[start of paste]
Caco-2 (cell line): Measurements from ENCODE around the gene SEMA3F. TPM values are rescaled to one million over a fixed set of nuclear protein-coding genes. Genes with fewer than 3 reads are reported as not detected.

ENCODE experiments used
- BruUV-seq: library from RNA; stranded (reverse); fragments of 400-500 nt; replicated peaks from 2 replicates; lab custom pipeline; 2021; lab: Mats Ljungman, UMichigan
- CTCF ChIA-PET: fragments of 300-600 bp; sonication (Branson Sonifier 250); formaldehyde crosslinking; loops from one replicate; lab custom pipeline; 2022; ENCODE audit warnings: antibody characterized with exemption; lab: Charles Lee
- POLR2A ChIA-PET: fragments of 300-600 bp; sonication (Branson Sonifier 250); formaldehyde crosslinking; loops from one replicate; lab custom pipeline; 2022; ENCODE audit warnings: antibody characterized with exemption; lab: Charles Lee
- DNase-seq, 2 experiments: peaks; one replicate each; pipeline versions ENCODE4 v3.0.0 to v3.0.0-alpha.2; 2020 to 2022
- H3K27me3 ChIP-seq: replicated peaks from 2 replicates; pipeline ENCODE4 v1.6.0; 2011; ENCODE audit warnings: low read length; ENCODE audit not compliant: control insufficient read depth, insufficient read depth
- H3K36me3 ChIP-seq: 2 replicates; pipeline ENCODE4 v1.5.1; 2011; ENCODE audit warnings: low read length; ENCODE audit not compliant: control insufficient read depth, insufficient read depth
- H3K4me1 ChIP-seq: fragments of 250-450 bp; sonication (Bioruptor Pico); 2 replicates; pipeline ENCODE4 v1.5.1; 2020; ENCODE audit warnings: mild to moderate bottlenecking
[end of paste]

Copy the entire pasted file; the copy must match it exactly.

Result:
Caco-2 (cell line): Measurements from ENCODE around the gene SEMA3F. TPM values are rescaled to one million over a fixed set of nuclear protein-coding genes. Genes with fewer than 3 reads are reported as not detected.

ENCODE experiments used
- BruUV-seq: library from RNA; stranded (reverse); fragments of 400-500 nt; replicated peaks from 2 replicates; lab custom pipeline; 2021; lab: Mats Ljungman, UMichigan
- CTCF ChIA-PET: fragments of 300-600 bp; sonication (Branson Sonifier 250); formaldehyde crosslinking; loops from one replicate; lab custom pipeline; 2022; ENCODE audit warnings: antibody characterized with exemption; lab: Charles Lee
- POLR2A ChIA-PET: fragments of 300-600 bp; sonication (Branson Sonifier 250); formaldehyde crosslinking; loops from one replicate; lab custom pipeline; 2022; ENCODE audit warnings: antibody characterized with exemption; lab: Charles Lee
- DNase-seq, 2 experiments: peaks; one replicate each; pipeline versions ENCODE4 v3.0.0 to v3.0.0-alpha.2; 2020 to 2022
- H3K27me3 ChIP-seq: replicated peaks from 2 replicates; pipeline ENCODE4 v1.6.0; 2011; ENCODE audit warnings: low read length; ENCODE audit not compliant: control insufficient read depth, insufficient read depth
- H3K36me3 ChIP-seq: 2 replicates; pipeline ENCODE4 v1.5.1; 2011; ENCODE audit warnings: low read length; ENCODE audit not compliant: control insufficient read depth, insufficient read depth
- H3K4me1 ChIP-seq: fragments of 250-450 bp; sonication (Bioruptor Pico); 2 replicates; pipeline ENCODE4 v1.5.1; 2020; ENCODE audit warnings: mild to moderate bottlenecking